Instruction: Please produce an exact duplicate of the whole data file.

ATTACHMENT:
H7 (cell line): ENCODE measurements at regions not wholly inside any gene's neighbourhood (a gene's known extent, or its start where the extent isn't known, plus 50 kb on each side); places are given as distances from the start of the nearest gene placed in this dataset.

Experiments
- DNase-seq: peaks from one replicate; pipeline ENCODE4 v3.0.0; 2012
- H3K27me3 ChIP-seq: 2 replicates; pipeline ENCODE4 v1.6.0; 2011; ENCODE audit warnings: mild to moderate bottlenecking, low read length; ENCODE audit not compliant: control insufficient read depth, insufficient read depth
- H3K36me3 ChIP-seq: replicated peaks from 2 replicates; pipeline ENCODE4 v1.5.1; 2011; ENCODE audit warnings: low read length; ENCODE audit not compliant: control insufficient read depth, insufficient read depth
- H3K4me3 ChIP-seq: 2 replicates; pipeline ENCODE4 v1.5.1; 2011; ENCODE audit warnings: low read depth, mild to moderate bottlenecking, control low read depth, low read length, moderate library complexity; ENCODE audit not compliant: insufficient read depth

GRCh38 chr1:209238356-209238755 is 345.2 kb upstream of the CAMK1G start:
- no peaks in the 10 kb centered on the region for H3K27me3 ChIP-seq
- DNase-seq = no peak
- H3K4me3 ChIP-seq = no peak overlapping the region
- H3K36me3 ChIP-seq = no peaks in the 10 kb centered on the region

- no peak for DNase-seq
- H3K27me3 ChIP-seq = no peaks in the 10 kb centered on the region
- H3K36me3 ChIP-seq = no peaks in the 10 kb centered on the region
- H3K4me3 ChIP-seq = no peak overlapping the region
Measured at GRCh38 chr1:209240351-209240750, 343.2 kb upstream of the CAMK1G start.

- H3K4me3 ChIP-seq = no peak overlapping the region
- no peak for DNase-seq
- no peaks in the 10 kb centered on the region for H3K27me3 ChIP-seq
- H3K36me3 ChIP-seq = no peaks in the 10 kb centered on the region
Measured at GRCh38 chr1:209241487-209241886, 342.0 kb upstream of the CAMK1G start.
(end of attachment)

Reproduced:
H7 (cell line): ENCODE measurements at regions not wholly inside any gene's neighbourhood (a gene's known extent, or its start where the extent isn't known, plus 50 kb on each side); places are given as distances from the start of the nearest gene placed in this dataset.

Experiments
- DNase-seq: peaks from one replicate; pipeline ENCODE4 v3.0.0; 2012
- H3K27me3 ChIP-seq: 2 replicates; pipeline ENCODE4 v1.6.0; 2011; ENCODE audit warnings: mild to moderate bottlenecking, low read length; ENCODE audit not compliant: control insufficient read depth, insufficient read depth
- H3K36me3 ChIP-seq: replicated peaks from 2 replicates; pipeline ENCODE4 v1.5.1; 2011; ENCODE audit warnings: low read length; ENCODE audit not compliant: control insufficient read depth, insufficient read depth
- H3K4me3 ChIP-seq: 2 replicates; pipeline ENCODE4 v1.5.1; 2011; ENCODE audit warnings: low read depth, mild to moderate bottlenecking, control low read depth, low read length, moderate library complexity; ENCODE audit not compliant: insufficient read depth

GRCh38 chr1:209238356-209238755 is 345.2 kb upstream of the CAMK1G start:
- no peaks in the 10 kb centered on the region for H3K27me3 ChIP-seq
- DNase-seq = no peak
- H3K4me3 ChIP-seq = no peak overlapping the region
- H3K36me3 ChIP-seq = no peaks in the 10 kb centered on the region

- no peak for DNase-seq
- H3K27me3 ChIP-seq = no peaks in the 10 kb centered on the region
- H3K36me3 ChIP-seq = no peaks in the 10 kb centered on the region
- H3K4me3 ChIP-seq = no peak overlapping the region
Measured at GRCh38 chr1:209240351-209240750, 343.2 kb upstream of the CAMK1G start.

- H3K4me3 ChIP-seq = no peak overlapping the region
- no peak for DNase-seq
- no peaks in the 10 kb centered on the region for H3K27me3 ChIP-seq
- H3K36me3 ChIP-seq = no peaks in the 10 kb centered on the region
Measured at GRCh38 chr1:209241487-209241886, 342.0 kb upstream of the CAMK1G start.